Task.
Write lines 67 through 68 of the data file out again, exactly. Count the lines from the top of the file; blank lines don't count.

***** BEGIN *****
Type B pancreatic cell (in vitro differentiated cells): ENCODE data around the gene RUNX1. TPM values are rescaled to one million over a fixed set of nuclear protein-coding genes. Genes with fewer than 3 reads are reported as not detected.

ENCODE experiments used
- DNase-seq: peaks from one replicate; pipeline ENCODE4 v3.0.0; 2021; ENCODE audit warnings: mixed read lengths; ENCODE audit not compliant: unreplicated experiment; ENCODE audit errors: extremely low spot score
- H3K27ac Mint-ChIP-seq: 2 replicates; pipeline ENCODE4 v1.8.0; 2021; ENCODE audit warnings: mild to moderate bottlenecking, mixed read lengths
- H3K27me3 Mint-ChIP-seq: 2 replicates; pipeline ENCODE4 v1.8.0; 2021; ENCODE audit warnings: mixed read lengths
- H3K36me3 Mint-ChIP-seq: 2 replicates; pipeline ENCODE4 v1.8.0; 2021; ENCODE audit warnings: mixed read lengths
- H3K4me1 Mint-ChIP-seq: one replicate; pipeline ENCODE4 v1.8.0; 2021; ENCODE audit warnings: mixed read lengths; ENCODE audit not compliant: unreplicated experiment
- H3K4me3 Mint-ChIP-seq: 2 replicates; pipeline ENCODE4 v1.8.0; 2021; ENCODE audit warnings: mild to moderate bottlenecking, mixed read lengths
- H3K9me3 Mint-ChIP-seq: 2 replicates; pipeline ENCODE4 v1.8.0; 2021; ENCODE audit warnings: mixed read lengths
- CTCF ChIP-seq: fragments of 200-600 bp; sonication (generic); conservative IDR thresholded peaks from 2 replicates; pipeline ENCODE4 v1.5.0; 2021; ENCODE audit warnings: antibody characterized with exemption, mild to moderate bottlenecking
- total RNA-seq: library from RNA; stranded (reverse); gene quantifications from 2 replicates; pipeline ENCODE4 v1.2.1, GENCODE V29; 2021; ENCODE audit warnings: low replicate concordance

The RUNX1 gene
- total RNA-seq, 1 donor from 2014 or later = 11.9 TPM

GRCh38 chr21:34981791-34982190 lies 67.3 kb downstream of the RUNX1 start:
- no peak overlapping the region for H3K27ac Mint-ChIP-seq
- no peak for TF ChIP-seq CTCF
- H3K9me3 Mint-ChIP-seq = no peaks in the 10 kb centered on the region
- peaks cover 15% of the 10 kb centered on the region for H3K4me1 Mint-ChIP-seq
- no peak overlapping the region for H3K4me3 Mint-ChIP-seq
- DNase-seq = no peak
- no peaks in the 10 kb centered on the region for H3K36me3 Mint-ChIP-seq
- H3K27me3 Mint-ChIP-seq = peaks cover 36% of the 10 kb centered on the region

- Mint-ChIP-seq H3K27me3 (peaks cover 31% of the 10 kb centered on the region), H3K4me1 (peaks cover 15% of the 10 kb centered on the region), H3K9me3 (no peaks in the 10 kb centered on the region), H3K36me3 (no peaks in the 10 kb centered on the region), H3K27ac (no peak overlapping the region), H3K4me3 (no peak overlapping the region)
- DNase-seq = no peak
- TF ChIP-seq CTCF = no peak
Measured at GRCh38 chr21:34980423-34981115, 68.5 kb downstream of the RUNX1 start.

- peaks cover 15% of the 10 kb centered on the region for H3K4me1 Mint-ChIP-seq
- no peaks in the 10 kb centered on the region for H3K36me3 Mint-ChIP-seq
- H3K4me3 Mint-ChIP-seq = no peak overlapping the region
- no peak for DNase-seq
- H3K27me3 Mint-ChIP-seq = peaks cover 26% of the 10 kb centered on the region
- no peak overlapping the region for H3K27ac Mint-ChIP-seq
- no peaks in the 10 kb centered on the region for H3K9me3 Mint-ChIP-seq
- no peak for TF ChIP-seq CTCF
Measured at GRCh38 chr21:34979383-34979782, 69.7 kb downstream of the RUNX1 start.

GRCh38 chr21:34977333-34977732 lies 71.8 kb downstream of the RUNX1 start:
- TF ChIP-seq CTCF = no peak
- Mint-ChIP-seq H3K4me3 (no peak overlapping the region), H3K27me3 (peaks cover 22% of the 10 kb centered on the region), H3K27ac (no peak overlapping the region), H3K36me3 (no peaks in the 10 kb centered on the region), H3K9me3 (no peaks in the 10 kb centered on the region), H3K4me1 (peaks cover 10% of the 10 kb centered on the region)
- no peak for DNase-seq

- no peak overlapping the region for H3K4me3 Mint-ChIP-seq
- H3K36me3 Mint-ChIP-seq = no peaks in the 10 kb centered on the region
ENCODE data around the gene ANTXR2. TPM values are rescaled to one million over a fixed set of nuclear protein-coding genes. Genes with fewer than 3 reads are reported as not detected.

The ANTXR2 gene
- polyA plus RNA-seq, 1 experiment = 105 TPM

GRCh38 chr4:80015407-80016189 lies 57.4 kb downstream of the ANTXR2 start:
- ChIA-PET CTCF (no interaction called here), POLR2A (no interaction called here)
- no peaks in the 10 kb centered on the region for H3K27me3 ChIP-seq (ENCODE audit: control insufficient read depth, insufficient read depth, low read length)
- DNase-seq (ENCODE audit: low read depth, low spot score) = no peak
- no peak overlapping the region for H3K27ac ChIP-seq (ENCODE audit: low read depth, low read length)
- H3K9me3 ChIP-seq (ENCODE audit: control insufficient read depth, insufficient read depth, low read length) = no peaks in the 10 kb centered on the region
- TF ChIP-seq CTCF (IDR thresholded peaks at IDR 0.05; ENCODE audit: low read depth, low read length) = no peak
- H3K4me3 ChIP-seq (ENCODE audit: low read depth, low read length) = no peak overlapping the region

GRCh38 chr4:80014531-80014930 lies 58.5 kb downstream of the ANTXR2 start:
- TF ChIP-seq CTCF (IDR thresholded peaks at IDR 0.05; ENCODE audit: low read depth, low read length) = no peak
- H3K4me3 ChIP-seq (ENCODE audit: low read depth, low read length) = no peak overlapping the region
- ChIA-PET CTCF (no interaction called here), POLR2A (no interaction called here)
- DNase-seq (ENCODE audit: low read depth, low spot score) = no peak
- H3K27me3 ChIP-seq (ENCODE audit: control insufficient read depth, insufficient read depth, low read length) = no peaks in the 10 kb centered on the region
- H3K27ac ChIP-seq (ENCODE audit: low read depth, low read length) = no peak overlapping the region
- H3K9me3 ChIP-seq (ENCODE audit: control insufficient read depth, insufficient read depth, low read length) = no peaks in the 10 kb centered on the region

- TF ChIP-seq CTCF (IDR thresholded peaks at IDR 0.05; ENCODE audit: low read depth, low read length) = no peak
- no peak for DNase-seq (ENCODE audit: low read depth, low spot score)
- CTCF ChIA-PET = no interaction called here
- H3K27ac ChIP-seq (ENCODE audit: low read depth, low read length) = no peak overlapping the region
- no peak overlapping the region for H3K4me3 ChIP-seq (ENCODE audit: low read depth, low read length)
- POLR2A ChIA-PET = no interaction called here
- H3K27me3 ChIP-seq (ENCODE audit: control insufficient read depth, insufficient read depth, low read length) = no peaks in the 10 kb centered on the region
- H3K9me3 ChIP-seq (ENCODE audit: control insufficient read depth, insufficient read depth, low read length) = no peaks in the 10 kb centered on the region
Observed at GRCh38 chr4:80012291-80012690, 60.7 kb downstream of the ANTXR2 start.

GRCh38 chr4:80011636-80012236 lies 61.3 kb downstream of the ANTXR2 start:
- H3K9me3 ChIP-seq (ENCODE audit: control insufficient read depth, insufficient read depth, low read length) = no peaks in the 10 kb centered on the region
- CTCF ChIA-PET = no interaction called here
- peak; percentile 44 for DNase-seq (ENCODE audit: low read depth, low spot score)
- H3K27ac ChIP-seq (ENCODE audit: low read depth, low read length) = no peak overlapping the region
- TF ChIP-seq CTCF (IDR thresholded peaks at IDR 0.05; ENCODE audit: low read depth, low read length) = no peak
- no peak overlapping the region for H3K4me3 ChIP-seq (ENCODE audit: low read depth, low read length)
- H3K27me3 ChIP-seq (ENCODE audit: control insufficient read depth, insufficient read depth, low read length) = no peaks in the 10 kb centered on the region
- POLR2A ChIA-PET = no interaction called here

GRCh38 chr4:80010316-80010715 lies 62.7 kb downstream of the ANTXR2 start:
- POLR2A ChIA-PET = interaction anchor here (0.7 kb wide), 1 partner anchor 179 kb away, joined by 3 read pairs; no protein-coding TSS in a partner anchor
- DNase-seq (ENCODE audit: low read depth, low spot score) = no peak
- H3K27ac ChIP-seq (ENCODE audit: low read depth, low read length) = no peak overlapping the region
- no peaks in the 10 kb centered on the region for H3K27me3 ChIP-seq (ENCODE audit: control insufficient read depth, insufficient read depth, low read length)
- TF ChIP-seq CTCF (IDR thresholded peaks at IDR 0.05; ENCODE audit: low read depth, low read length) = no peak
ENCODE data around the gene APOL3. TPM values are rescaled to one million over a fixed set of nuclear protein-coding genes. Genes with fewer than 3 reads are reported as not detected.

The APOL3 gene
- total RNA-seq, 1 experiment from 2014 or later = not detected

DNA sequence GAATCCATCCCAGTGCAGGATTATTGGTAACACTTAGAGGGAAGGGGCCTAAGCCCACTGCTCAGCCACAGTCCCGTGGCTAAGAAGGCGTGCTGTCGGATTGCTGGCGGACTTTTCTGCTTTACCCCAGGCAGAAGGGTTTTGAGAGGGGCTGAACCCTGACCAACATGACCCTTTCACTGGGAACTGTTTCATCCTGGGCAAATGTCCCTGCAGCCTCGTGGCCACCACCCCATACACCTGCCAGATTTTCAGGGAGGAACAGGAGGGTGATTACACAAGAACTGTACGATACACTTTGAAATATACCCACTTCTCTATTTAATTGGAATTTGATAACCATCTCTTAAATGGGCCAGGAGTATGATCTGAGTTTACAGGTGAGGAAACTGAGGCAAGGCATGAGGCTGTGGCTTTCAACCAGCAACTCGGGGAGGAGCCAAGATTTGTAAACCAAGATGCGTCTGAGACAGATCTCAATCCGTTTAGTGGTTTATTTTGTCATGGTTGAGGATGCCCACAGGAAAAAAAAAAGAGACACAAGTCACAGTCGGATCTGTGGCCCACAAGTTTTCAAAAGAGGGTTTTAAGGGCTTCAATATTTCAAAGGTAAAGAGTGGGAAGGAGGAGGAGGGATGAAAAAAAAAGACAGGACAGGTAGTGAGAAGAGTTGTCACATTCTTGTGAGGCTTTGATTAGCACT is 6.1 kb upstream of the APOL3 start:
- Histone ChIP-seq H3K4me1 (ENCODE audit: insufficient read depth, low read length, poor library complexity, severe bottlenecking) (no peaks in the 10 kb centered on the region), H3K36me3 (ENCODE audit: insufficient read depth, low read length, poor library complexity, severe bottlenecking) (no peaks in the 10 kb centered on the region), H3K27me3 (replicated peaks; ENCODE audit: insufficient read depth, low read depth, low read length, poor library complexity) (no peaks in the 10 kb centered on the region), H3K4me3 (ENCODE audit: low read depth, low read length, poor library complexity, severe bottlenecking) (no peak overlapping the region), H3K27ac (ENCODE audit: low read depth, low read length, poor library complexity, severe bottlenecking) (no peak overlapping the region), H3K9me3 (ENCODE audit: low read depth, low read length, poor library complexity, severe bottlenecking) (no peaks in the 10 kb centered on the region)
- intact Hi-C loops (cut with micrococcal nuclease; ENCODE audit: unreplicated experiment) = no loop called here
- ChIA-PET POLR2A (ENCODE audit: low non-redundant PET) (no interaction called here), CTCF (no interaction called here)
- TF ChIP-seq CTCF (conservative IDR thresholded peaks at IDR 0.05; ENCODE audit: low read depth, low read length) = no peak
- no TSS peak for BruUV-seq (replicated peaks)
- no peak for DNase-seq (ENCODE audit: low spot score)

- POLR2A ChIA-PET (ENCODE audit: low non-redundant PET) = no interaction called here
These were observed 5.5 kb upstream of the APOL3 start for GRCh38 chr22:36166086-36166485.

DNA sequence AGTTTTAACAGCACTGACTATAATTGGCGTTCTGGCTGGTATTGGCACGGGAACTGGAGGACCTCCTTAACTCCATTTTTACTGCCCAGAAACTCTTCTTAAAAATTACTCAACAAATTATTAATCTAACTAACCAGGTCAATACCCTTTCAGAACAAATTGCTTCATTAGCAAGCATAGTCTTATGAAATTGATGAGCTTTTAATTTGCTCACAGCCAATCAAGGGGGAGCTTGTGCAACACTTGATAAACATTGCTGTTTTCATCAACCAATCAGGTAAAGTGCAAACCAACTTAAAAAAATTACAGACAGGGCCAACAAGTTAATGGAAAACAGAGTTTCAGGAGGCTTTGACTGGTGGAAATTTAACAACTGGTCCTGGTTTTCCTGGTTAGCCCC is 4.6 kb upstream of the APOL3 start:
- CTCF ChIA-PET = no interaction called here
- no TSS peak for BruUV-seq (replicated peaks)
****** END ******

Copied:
- H3K27me3 ChIP-seq (ENCODE audit: control insufficient read depth, insufficient read depth, low read length) = no peaks in the 10 kb centered on the region
- H3K9me3 ChIP-seq (ENCODE audit: control insufficient read depth, insufficient read depth, low read length) = no peaks in the 10 kb centered on the region